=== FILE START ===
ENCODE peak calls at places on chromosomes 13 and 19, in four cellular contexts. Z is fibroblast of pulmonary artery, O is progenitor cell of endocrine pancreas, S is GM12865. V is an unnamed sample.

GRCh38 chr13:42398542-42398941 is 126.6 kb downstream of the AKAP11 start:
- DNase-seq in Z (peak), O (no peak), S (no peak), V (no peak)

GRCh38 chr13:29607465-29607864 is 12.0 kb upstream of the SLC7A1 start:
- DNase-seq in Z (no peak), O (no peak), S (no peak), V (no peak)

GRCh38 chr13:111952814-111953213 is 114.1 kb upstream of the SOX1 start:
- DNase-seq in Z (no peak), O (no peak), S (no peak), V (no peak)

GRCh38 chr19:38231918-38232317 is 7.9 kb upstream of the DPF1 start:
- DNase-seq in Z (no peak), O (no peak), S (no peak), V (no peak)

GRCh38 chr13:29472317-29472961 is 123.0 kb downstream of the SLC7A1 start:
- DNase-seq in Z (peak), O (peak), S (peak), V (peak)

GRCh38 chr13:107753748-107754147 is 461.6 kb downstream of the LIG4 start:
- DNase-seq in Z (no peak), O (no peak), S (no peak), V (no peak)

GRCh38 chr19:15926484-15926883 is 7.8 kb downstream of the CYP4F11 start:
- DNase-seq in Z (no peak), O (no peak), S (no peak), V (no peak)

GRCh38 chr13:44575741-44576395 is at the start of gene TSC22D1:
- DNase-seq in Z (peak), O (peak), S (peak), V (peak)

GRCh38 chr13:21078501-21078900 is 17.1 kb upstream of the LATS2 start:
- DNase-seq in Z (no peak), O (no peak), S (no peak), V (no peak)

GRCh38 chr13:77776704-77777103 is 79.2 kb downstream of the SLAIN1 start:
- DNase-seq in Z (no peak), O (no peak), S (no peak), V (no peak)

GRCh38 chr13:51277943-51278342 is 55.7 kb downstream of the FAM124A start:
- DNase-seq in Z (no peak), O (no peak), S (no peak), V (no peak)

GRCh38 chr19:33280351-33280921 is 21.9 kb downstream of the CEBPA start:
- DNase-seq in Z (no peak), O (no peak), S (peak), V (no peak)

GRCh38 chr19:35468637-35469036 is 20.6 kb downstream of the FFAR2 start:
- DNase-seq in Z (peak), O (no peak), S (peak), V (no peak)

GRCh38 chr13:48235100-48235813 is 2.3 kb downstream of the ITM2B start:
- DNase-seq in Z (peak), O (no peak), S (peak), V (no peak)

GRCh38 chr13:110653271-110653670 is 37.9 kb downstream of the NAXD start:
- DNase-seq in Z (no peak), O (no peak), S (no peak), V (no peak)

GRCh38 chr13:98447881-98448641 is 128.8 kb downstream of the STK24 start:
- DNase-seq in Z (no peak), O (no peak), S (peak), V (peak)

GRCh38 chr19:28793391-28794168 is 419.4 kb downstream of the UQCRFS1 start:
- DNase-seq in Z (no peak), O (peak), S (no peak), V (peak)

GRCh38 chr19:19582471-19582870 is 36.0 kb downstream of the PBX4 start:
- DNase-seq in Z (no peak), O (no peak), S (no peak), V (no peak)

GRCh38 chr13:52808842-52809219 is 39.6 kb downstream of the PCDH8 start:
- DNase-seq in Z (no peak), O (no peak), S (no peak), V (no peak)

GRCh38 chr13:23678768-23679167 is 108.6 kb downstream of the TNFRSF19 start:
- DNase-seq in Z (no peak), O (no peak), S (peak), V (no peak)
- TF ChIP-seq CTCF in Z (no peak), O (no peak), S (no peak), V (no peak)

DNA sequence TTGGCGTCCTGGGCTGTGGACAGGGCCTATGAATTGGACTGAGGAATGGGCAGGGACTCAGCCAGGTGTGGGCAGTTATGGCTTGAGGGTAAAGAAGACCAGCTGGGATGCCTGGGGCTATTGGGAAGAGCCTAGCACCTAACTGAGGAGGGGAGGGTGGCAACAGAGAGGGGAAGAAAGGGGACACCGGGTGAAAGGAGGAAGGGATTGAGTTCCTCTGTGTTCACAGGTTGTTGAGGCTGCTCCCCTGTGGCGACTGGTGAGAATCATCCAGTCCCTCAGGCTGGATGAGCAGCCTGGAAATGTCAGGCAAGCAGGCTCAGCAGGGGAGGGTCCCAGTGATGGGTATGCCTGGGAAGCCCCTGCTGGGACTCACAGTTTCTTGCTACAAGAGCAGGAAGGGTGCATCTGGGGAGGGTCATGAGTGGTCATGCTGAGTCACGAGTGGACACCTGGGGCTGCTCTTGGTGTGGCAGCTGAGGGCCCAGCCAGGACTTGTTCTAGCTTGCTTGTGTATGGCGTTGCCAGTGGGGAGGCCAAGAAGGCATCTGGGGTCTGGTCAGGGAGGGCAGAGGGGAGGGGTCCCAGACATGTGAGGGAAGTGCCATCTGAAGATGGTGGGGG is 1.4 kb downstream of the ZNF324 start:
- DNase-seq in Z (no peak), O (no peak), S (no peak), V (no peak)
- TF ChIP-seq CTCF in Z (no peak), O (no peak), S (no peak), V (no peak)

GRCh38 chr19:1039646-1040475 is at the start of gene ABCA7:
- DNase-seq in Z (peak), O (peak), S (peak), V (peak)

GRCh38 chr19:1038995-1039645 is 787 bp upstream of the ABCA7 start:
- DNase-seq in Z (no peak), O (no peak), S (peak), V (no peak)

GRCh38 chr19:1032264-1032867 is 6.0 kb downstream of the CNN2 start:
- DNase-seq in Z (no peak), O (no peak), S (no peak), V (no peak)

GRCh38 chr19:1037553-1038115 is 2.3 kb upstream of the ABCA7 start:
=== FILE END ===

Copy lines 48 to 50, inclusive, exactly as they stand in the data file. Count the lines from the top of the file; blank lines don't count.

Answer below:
GRCh38 chr19:1038995-1039645 is 787 bp upstream of the ABCA7 start:
- DNase-seq in Z (no peak), O (no peak), S (peak), V (no peak)

GRCh38 chr19:1032264-1032867 is 6.0 kb downstream of the CNN2 start: